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Struggling Faith: Hopelessness

Digital artist journal page created by Connla Freyjason for Iaconagraphy, featuring digital assets from our Imramma Page Kit, available by clicking this image. (Note: link opens in new tab.)

In my last blog post, I talked about “faith ruts”, how people fall into them, and laid the foundation of a pathway out of them, kicking off this seven part blog series on Struggling Faith.  My own struggle with faith began in December 2015, with the death of the family dog.  As I said in the last post, that may seem like a small thing to cause someone to completely lose their faith, but when you are already hopeless, even the smallest of things can be enough to send you reeling into a faith chasm, because faith is the simple, pervading presence of hope.

Let’s take a deeper look at the modern definition of that word, hopeless, courtesy of Merriam-Webster:

Hopeless:  having no expectation of good or success; not susceptible to remedy or cure; incapable of redemption or improvement; desperate; despairing; incapable of solution, management, or accomplishment; impossible.

Now, you would think, if I had reached a point where my outlook was that level of bleak, I would have realized it, right? You would think that as that downward spiral began, I would have noticed the signs, and begun to take steps to turn things around.  Given all the blog posts I have written here about looking on the bright side and positive living, you would think that I, of all people, would never have allowed myself to reach such a state.  Yes, you would think so, yet, there I was. I was hopeless, and I didn’t even realize it, until the bottom dropped out from under me.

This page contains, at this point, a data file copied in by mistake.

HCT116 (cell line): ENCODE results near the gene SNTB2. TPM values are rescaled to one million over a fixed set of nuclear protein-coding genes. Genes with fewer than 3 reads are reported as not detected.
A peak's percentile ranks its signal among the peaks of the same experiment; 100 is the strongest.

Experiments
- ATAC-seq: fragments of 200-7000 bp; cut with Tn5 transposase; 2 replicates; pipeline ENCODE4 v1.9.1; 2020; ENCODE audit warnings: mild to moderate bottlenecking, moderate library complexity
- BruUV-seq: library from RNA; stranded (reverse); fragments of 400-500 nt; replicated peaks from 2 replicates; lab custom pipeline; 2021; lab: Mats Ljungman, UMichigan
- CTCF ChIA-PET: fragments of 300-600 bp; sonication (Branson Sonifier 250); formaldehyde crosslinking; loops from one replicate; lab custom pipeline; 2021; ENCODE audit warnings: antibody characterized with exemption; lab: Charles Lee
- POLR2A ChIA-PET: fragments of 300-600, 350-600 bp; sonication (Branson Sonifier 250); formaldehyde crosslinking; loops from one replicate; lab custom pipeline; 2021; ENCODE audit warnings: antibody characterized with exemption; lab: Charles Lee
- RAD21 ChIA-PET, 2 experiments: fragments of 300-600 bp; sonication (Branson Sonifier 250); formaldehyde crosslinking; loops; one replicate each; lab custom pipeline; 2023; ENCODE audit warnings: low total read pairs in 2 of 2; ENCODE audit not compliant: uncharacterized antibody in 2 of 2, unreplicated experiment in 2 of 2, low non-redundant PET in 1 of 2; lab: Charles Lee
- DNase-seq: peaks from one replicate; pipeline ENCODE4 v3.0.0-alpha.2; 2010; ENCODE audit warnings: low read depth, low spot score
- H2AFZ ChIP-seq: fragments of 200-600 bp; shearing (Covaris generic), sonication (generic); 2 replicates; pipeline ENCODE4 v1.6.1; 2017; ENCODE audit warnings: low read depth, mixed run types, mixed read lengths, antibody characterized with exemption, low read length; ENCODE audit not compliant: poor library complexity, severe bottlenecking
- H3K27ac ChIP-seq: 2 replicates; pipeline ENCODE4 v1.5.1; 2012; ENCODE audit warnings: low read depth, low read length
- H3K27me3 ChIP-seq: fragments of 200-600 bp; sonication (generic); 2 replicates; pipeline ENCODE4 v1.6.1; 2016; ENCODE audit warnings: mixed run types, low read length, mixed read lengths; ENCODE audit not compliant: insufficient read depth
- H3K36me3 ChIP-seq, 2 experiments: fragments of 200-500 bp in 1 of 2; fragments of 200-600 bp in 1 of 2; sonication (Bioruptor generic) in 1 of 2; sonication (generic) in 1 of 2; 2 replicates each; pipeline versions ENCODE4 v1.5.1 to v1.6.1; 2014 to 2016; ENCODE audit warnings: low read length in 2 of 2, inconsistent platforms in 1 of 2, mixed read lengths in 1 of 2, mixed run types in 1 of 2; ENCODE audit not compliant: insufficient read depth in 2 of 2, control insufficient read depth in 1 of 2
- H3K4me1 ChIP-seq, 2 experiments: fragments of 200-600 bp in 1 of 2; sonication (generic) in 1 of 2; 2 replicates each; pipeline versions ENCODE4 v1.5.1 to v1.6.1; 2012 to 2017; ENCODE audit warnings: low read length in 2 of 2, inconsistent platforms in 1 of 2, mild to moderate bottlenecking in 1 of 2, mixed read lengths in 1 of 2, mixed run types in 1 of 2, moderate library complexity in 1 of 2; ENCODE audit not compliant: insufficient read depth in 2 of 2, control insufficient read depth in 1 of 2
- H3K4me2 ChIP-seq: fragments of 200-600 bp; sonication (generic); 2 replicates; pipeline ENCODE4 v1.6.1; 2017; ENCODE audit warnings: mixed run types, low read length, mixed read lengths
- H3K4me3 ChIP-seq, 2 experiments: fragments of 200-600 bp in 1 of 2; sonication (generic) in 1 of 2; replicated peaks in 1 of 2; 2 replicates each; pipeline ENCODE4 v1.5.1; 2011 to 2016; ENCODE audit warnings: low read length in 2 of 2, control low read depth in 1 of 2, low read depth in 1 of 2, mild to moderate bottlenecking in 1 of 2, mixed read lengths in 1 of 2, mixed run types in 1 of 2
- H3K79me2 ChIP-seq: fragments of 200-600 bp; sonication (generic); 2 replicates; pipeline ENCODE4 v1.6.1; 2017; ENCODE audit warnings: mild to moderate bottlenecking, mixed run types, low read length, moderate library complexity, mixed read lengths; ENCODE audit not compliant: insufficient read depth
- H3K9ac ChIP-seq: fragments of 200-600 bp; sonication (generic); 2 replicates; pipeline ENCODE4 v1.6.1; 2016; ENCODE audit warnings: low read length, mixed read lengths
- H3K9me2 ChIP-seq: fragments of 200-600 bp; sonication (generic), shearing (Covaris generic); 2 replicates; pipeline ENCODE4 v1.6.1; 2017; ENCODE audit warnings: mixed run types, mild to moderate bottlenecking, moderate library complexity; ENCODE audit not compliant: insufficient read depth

At that point in time, I was operating this business in more of a “behind the scenes” capacity: Michelle was decidedly the “face” of the business, while I sat behind the screen every day, designing graphics, handling the web design, and making sure our marketing schedule was on par with the rest of the industry.  Our primary focus at that point in time was her then-newly-published book, Dragonfly Theology, and attempting to establish her Tarot-reading business.  The art was more or less a sideline: I was constantly churning things out, but with a focus on listing the art at RedBubble and CafePress, and under her name, not my own.  We had not begun the digi-scrap business yet and I was, for the most part, still “in the coffin” to the outside world. I was the dude there, in Michelle’s shadow. At that point, we were operating from a primarily Christian-influenced Pagan base; I considered myself a practicing Druid.

And I honestly thought I was happy and, more importantly, hopeful.  Turns out, I was wrong.

Looking back now, of course, I can see it. Hindsight is, after all, 20/20.  

Through the fault of no one, our business was tanking.  No one was buying Michelle’s book, which kept her perpetually depressed.  I felt really bad for her.  Her Tarot business wasn’t exactly sky-rocketing, either, and I felt bad about that, too, because it had been a lifelong dream for her.  I was doing fairly well in the art-sales department, but everything was listed with her signature, so it wasn’t exactly like I was experiencing a “moment in the sun”.  I woke up every morning and worked my ass off, yet never received any credit, because we had been taught for twenty years that our “situation” is one you “just don’t talk about”.